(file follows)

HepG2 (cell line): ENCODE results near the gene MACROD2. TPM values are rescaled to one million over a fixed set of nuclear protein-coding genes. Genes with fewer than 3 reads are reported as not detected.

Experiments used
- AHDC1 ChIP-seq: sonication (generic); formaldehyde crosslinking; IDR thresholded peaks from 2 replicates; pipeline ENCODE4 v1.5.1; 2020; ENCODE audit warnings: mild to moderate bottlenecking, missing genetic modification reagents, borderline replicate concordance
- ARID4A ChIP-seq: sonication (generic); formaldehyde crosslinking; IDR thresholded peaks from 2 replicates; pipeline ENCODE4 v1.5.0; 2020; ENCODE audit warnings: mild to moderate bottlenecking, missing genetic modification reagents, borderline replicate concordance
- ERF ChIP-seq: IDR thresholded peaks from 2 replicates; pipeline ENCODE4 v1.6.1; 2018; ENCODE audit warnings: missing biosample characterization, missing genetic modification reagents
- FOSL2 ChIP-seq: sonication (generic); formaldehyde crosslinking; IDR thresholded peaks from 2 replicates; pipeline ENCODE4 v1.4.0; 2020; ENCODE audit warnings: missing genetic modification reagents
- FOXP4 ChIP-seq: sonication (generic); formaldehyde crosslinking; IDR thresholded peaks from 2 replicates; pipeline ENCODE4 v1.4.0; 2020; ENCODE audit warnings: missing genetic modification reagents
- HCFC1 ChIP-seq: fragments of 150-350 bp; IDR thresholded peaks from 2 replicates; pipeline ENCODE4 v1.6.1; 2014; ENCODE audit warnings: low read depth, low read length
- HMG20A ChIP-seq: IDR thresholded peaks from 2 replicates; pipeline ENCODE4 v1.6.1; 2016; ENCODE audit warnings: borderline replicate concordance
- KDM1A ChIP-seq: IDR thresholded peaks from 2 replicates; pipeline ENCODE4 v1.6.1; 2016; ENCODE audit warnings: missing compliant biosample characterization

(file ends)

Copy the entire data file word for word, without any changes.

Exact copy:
HepG2 (cell line): ENCODE results near the gene MACROD2. TPM values are rescaled to one million over a fixed set of nuclear protein-coding genes. Genes with fewer than 3 reads are reported as not detected.

Experiments used
- AHDC1 ChIP-seq: sonication (generic); formaldehyde crosslinking; IDR thresholded peaks from 2 replicates; pipeline ENCODE4 v1.5.1; 2020; ENCODE audit warnings: mild to moderate bottlenecking, missing genetic modification reagents, borderline replicate concordance
- ARID4A ChIP-seq: sonication (generic); formaldehyde crosslinking; IDR thresholded peaks from 2 replicates; pipeline ENCODE4 v1.5.0; 2020; ENCODE audit warnings: mild to moderate bottlenecking, missing genetic modification reagents, borderline replicate concordance
- ERF ChIP-seq: IDR thresholded peaks from 2 replicates; pipeline ENCODE4 v1.6.1; 2018; ENCODE audit warnings: missing biosample characterization, missing genetic modification reagents
- FOSL2 ChIP-seq: sonication (generic); formaldehyde crosslinking; IDR thresholded peaks from 2 replicates; pipeline ENCODE4 v1.4.0; 2020; ENCODE audit warnings: missing genetic modification reagents
- FOXP4 ChIP-seq: sonication (generic); formaldehyde crosslinking; IDR thresholded peaks from 2 replicates; pipeline ENCODE4 v1.4.0; 2020; ENCODE audit warnings: missing genetic modification reagents
- HCFC1 ChIP-seq: fragments of 150-350 bp; IDR thresholded peaks from 2 replicates; pipeline ENCODE4 v1.6.1; 2014; ENCODE audit warnings: low read depth, low read length
- HMG20A ChIP-seq: IDR thresholded peaks from 2 replicates; pipeline ENCODE4 v1.6.1; 2016; ENCODE audit warnings: borderline replicate concordance
- KDM1A ChIP-seq: IDR thresholded peaks from 2 replicates; pipeline ENCODE4 v1.6.1; 2016; ENCODE audit warnings: missing compliant biosample characterization